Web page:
In Western styles of music, from classical to pop, some combinations of notes are generally considered more pleasant than others. To most of our ears, a chord of C and G, for example, sounds much more agreeable than the grating combination of C and F# (which has historically been known as the “devil in music”).
For decades, neuroscientists have pondered whether this preference is somehow hardwired into our brains. A new study from MIT and Brandeis University suggests that the answer is no.
In a study of more than 100 people belonging to a remote Amazonian tribe with little or no exposure to Western music, the researchers found that dissonant chords such as the combination of C and F# were rated just as likeable as “consonant” chords, which feature simple integer ratios between the acoustical frequencies of the two notes.
This study suggests that preferences for consonance over dissonance depend on exposure to Western musical culture, and that the preference is not innate.
For centuries, some scientists have hypothesized that the brain is wired to respond favorably to consonant chords such as the fifth (so-called because one of the notes is five notes higher than the other). Musicians in societies dating at least as far back as the ancient Greeks noticed that in the fifth and other consonant chords, the ratio of frequencies of the two notes is usually based on integers — in the case of the fifth, a ratio of 3:2. The combination of C and G is often called “the perfect fifth.”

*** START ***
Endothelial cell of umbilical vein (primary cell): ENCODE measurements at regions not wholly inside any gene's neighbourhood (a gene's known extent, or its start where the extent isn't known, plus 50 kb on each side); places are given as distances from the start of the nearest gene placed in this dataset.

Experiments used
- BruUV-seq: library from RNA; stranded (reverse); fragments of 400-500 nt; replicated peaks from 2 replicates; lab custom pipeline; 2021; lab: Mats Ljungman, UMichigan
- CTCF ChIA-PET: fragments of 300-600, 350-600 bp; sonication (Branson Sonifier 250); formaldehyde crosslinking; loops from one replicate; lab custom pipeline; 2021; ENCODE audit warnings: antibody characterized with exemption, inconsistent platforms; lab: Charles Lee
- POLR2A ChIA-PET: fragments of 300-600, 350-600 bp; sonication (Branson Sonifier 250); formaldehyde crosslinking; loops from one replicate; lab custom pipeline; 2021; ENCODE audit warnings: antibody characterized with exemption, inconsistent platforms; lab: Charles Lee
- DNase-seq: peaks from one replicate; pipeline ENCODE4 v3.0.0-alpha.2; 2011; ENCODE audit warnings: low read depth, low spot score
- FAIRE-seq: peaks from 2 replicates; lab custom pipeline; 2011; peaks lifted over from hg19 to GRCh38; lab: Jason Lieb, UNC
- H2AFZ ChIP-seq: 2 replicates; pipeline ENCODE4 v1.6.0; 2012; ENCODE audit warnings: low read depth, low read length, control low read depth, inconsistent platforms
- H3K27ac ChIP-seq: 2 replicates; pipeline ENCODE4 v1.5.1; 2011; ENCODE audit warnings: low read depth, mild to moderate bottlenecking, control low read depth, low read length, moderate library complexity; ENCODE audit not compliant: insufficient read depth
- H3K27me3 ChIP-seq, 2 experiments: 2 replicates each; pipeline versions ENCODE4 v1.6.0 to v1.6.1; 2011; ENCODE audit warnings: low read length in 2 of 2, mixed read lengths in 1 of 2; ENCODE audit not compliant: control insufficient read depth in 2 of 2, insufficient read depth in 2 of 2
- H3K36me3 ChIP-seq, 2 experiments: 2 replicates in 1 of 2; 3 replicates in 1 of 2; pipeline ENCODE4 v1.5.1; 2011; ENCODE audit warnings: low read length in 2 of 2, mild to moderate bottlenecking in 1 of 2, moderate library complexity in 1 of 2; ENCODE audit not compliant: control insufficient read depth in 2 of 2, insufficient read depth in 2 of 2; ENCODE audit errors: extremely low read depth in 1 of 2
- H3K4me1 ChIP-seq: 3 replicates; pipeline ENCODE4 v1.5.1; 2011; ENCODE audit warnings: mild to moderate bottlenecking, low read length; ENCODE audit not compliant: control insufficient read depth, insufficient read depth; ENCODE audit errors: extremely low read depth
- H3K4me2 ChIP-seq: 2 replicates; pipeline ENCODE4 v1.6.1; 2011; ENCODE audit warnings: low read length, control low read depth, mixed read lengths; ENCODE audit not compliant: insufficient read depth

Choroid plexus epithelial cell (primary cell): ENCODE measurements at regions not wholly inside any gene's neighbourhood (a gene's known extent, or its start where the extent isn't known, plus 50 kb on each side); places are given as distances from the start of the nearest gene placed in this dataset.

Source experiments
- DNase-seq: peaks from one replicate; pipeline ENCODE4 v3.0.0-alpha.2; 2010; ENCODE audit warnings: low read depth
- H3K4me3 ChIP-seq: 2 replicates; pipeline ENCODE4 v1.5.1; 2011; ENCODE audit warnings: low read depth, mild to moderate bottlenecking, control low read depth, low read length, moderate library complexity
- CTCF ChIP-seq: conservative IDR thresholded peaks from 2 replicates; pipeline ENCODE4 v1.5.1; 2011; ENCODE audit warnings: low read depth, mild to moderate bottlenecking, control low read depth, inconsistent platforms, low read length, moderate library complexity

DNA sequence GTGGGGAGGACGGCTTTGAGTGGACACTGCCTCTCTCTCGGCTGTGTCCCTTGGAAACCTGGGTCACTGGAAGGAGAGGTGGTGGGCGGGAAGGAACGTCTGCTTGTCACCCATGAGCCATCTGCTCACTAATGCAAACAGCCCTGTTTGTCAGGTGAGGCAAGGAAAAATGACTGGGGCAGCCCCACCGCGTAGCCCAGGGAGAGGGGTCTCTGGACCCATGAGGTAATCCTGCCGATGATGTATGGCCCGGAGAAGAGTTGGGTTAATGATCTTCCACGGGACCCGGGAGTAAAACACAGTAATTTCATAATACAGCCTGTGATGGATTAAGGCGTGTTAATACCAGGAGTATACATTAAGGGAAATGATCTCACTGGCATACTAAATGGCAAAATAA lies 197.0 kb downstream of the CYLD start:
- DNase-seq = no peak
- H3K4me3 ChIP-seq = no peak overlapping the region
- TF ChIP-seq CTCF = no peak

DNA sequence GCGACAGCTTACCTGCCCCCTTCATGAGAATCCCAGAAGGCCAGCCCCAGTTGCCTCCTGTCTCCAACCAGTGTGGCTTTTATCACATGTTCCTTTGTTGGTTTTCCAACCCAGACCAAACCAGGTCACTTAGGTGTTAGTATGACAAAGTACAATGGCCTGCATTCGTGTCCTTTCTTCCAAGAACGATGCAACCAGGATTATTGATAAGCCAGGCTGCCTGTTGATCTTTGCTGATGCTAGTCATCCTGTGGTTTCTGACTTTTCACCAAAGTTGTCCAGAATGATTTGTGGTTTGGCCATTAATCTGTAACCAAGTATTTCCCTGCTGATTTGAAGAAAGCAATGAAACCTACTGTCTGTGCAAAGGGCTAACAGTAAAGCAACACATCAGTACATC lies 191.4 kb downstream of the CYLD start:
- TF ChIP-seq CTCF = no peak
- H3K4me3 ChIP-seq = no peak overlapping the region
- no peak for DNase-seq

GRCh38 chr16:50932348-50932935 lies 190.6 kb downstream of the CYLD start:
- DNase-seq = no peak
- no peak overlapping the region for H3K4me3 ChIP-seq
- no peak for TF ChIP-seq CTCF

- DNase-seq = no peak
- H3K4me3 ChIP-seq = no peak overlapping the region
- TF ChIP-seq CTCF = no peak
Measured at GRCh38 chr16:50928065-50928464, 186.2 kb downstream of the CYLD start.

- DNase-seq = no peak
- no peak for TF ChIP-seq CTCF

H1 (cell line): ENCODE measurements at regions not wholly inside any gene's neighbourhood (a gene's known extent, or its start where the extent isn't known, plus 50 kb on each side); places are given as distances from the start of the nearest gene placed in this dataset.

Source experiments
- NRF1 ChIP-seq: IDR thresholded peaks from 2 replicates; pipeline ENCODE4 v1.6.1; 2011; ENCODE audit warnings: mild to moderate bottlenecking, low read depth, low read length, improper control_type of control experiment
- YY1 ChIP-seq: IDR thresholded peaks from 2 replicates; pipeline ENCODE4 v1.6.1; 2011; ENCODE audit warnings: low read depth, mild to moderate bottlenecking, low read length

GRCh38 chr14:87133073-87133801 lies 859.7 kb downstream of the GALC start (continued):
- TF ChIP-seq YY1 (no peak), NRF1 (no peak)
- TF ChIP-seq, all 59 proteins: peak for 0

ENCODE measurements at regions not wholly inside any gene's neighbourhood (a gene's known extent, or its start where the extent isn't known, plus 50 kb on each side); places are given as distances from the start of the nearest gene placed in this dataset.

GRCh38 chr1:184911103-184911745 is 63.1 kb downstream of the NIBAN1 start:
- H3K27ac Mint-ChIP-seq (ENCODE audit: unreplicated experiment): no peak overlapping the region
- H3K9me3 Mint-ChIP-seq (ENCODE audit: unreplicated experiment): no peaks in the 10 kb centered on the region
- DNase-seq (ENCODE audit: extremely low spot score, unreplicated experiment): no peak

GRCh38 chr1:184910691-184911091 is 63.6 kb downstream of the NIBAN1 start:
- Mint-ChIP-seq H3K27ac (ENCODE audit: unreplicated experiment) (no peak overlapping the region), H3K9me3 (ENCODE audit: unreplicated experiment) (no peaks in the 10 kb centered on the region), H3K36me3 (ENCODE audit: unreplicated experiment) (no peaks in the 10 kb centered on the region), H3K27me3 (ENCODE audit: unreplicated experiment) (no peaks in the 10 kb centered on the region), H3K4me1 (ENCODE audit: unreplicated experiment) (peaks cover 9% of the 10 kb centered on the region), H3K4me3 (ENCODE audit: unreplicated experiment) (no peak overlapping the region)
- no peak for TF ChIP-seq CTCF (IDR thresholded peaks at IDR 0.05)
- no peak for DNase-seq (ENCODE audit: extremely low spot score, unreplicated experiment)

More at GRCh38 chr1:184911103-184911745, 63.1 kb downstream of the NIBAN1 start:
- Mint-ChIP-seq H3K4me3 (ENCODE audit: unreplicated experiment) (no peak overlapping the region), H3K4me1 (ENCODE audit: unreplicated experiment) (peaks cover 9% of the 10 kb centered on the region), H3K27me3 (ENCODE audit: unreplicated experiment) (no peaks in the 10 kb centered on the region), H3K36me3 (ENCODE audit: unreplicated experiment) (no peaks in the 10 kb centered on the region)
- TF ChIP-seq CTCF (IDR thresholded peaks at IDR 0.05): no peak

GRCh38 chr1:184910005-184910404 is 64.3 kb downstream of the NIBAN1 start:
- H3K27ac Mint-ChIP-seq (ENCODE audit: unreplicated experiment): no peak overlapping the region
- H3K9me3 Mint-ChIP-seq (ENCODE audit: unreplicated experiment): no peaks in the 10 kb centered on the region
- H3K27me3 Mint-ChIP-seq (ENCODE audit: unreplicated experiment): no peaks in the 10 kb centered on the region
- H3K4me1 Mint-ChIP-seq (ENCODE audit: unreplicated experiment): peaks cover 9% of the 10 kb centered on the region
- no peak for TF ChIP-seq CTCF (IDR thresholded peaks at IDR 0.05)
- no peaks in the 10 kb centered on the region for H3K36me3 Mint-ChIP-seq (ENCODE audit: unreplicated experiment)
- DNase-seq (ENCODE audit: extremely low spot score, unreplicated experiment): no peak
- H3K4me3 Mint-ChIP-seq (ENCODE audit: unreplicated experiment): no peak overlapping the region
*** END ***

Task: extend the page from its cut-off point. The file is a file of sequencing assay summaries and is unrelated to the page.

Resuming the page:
Others believe that these preferences are culturally determined, as a result of exposure to music featuring consonant chords. This debate has been difficult to resolve, in large part because nowadays there are very few people in the world who are not familiar with Western music and its consonant chords.
In 2010, Ricardo Godoy, an anthropologist who has been studying an Amazonian tribe known as the Tsimane for many years, asked Josh McDermott, the Frederick A. and Carole J. Middleton Assistant Professor of Neuroscience in the Department of Brain and Cognitive Sciences at MIT, to collaborate on a study of how the Tsimane respond to music. Most of the Tsimane, a farming and foraging society of about 12 000 people, have very limited exposure to Western music. The Tsimane’s own music features both singing and instrumental performance, but usually by only one person at a time.
When asked to rate nonmusical sounds such as laughter and gasps, the Tsimane showed similar responses to the other groups. They also showed the same dislike for a musical quality known as acoustic roughness.